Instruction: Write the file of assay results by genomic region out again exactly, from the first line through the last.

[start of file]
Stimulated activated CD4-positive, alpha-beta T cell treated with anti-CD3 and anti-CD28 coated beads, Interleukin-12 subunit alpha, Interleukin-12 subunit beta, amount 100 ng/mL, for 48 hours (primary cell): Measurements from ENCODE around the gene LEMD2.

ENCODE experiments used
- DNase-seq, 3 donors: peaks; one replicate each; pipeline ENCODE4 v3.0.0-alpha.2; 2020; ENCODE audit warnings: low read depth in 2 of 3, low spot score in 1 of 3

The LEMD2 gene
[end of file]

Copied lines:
Stimulated activated CD4-positive, alpha-beta T cell treated with anti-CD3 and anti-CD28 coated beads, Interleukin-12 subunit alpha, Interleukin-12 subunit beta, amount 100 ng/mL, for 48 hours (primary cell): Measurements from ENCODE around the gene LEMD2.

ENCODE experiments used
- DNase-seq, 3 donors: peaks; one replicate each; pipeline ENCODE4 v3.0.0-alpha.2; 2020; ENCODE audit warnings: low read depth in 2 of 3, low spot score in 1 of 3

The LEMD2 gene